Marriage - is it Just a Piece of Paper?

Marriage is not for everyone. Some couples cannot afford it while others prefer to avoid the formality, regarding marriage as a public declaration of love which they do not need to prove to anyone other than themselves.

The number of cohabiting couples has increased dramatically over the last 20 years. Unfortunately, the law offers very little financial protection for such couples when their relationship breaks down and also if one of them dies. Even cohabitees who have lived together for a number of years are not afforded the same rights on separation as those who are married or in a civil partnership. There is no such concept as the 'common law husband/wife'.

Legislation entitles divorcing couples to make a variety of claims against each other such as for maintenance for themselves, for lump sums of money or for orders in relation to pensions, with the most common being for pension sharing. It does not matter who owns the asset as the court will take into account all of the income and capital resources and have discretion regarding any financial settlement to achieve a fair outcome.

In contrast, when cohabitees separate assets will be retained by the person who owns them unless the other can show that they have created an interest in the property in question in the event of a dispute. This involves reliance upon complex trust and property law. Cohabiting couples cannot seek maintenance other than for children, they cannot apply for an order for a lump sum payment and cannot claim any share of their former partner's pension.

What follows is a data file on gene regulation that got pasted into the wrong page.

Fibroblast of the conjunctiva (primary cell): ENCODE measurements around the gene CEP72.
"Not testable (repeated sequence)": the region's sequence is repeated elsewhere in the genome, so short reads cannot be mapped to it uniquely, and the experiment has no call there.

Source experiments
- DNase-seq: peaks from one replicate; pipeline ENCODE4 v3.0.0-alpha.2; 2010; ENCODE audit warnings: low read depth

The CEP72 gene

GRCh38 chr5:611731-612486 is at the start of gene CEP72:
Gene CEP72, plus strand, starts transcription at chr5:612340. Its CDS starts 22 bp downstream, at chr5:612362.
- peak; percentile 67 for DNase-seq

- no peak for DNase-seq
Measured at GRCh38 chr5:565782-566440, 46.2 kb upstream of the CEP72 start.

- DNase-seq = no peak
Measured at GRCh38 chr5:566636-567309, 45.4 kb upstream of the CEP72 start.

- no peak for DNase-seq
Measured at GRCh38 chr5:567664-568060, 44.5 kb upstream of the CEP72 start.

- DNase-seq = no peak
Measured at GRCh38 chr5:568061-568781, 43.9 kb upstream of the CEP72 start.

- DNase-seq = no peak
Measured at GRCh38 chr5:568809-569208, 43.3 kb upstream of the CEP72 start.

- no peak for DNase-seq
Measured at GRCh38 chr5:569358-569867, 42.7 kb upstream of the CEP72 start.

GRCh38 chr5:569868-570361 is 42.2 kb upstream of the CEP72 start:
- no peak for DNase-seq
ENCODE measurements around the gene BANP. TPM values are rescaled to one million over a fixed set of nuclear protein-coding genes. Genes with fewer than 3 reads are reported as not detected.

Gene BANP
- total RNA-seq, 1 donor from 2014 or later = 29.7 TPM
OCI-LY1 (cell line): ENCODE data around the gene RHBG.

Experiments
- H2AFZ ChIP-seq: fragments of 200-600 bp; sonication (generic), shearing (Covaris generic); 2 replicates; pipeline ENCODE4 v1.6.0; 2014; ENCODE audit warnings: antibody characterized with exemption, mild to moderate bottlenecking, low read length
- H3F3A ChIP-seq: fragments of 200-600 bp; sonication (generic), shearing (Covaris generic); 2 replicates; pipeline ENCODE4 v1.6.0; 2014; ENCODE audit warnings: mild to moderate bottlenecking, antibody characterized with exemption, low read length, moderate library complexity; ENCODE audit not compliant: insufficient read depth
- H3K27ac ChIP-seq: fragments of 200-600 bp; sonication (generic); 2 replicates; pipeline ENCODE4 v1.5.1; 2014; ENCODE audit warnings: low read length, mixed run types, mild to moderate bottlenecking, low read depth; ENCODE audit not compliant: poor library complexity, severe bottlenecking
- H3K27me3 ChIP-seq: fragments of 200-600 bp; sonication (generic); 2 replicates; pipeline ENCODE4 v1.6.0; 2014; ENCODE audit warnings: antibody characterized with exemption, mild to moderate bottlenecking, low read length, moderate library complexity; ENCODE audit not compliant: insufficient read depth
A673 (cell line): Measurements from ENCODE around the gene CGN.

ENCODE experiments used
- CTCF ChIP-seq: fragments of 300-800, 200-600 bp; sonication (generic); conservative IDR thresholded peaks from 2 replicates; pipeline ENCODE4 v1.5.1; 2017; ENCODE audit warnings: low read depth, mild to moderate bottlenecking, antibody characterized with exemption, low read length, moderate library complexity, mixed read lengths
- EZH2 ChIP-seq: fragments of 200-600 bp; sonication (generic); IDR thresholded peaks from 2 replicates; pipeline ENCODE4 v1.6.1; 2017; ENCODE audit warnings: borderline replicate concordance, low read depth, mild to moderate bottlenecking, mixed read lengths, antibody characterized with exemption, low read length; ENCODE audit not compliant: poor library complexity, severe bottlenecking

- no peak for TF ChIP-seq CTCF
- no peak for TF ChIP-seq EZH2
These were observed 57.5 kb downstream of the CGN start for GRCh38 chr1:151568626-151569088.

The Government has talked about giving those who have lived together for a period of time some of the same rights as those who are married or in a civil partnership but so far, this is only talk and the law has not changed.

To avoid difficulties in the future, cohabiting couples may wish to consider what should happen in relation to the ownership of their home, its contents or any other assets in the event of their separation and can do this by entering into a Cohabitation Agreement. Such an  agreement will also govern the financial arrangements between the couple while they are living together.

Although a Cohabitation Agreement is not automatically binding on the court, it can be taken into account as clear evidence of what the couple intended at the time it was signed. It should carry considerable weight when the court is being asked to make a decision about how the assets are to be divided provided that both parties have fully and frankly disclosed details of their financial circumstances to each other, they have understood the agreement and have each received independent legal advice on its terms, there has been no undue pressure, with each party having had time for reflection before entering into the agreement and special care has been taken regarding children with, for example, reviews being inbuilt to cover the birth of a child.

Resolving these issues while relations are good and strong can be relatively quick and easy. If left until the relationship has broken down, a lengthy and expensive dispute may arise and acrimony can result at an already unhappy time.

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